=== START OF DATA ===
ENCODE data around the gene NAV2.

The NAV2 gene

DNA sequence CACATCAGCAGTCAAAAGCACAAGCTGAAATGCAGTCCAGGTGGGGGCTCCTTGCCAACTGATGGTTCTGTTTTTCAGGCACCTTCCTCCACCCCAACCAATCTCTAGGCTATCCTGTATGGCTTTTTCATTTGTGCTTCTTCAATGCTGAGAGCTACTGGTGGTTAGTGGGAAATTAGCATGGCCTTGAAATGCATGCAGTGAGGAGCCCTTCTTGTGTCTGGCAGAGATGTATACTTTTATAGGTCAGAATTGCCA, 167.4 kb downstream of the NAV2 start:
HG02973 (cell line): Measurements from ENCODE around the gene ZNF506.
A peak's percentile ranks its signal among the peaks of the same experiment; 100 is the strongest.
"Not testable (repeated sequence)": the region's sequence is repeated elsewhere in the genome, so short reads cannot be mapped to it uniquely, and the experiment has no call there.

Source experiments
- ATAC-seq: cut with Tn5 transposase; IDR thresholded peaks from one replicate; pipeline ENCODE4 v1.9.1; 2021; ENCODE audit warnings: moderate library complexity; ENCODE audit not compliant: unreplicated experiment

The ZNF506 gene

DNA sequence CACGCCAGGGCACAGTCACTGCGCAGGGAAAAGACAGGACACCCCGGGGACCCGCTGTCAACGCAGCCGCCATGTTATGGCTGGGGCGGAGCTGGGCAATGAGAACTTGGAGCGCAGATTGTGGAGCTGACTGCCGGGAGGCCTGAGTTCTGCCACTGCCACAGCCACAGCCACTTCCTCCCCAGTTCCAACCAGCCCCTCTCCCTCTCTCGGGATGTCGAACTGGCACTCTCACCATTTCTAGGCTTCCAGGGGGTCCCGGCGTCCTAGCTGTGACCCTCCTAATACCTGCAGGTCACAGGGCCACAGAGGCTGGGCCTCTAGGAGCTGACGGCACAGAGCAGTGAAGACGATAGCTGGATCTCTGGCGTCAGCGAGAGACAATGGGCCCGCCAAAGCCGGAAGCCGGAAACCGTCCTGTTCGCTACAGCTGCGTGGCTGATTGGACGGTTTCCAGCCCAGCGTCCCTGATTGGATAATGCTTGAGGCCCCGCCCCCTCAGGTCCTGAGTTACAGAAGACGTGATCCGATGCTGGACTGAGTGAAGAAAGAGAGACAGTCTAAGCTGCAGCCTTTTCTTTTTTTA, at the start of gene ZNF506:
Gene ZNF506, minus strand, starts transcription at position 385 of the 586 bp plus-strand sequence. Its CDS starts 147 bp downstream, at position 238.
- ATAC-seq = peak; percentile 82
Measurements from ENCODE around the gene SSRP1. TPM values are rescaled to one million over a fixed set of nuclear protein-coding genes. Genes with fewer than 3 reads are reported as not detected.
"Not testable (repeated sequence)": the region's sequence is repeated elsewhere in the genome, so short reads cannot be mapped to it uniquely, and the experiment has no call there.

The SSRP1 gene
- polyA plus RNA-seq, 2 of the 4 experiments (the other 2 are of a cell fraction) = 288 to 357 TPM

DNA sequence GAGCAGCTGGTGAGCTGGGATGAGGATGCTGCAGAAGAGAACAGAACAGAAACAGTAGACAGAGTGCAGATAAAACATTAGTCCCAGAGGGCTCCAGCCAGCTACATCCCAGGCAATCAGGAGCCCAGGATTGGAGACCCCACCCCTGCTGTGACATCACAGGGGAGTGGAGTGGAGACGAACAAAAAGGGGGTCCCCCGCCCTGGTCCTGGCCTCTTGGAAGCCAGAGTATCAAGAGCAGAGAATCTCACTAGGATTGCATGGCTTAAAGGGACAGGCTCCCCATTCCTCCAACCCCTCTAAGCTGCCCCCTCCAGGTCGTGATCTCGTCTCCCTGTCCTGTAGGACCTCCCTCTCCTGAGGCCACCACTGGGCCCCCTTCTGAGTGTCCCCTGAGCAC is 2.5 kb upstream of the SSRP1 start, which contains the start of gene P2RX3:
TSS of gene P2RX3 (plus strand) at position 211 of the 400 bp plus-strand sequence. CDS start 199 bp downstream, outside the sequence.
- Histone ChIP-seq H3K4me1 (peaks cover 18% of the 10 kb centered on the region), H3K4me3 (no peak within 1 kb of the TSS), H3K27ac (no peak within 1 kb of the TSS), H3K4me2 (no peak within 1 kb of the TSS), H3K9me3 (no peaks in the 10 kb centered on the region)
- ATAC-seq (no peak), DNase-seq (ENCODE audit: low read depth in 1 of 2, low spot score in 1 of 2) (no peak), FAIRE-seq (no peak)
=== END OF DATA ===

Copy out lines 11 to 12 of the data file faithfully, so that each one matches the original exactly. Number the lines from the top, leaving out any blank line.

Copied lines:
Gene ZNF506, minus strand, starts transcription at position 385 of the 586 bp plus-strand sequence. Its CDS starts 147 bp downstream, at position 238.
- ATAC-seq = peak; percentile 82